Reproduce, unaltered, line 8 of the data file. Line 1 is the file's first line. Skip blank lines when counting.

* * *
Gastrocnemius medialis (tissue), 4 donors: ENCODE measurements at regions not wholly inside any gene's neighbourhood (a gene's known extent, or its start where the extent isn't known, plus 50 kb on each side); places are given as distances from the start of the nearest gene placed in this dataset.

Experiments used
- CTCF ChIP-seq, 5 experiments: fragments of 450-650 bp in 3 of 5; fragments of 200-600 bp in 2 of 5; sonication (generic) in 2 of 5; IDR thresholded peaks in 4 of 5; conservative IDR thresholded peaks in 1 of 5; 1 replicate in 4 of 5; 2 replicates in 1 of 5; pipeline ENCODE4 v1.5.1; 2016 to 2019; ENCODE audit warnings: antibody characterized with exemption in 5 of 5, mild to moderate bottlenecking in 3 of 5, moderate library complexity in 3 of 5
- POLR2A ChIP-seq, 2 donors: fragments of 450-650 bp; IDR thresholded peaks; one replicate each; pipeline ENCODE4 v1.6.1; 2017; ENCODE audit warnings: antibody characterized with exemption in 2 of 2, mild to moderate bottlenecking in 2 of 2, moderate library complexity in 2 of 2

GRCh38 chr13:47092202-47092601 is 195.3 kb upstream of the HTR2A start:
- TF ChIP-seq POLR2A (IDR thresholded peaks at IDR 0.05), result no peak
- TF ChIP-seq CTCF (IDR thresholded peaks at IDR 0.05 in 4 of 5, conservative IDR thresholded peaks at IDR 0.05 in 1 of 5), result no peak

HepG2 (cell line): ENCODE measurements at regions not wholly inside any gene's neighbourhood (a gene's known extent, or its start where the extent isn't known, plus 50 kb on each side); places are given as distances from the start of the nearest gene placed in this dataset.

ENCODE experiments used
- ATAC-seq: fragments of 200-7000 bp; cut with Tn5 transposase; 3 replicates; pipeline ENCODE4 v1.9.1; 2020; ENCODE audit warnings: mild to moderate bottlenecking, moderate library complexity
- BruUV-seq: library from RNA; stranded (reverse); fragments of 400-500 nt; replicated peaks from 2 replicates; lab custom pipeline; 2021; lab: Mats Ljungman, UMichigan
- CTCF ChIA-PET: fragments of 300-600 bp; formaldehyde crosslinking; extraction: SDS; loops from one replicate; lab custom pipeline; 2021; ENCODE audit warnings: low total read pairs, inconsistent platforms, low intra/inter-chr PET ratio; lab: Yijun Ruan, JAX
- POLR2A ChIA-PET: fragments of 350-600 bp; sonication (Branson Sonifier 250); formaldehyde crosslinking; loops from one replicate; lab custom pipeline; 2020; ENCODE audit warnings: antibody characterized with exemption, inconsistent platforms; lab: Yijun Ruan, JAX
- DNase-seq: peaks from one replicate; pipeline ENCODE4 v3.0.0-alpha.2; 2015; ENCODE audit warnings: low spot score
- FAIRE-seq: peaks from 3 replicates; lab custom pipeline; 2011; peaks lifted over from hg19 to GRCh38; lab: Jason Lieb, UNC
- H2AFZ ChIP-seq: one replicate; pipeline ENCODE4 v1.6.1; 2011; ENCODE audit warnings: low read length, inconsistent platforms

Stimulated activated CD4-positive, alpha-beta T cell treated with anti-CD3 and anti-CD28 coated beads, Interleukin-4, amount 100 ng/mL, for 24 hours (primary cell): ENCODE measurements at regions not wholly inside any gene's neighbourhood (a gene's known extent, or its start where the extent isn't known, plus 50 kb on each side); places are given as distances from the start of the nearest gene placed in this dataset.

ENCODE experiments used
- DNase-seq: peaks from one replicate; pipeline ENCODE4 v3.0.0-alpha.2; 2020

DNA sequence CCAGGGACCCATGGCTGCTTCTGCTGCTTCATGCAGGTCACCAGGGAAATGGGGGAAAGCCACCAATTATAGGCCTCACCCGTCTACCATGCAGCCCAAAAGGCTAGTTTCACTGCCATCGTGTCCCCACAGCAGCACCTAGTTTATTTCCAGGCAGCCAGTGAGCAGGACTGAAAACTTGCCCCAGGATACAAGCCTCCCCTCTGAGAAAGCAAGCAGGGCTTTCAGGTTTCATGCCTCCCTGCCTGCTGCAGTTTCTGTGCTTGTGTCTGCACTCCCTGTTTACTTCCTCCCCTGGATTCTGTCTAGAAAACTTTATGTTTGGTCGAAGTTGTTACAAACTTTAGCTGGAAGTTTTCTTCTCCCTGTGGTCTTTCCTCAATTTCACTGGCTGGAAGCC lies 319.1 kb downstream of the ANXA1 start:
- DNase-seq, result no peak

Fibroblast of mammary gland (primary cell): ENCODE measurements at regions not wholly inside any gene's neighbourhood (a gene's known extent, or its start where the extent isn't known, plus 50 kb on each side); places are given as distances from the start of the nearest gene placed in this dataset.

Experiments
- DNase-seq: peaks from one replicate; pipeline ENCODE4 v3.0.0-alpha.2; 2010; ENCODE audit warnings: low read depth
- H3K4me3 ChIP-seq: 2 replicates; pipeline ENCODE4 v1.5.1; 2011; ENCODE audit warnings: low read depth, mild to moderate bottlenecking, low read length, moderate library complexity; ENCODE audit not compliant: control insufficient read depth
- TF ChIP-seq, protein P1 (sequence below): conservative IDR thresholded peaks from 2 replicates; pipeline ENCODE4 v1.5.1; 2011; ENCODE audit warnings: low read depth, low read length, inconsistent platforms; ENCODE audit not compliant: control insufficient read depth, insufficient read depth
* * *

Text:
HepG2 (cell line): ENCODE measurements at regions not wholly inside any gene's neighbourhood (a gene's known extent, or its start where the extent isn't known, plus 50 kb on each side); places are given as distances from the start of the nearest gene placed in this dataset.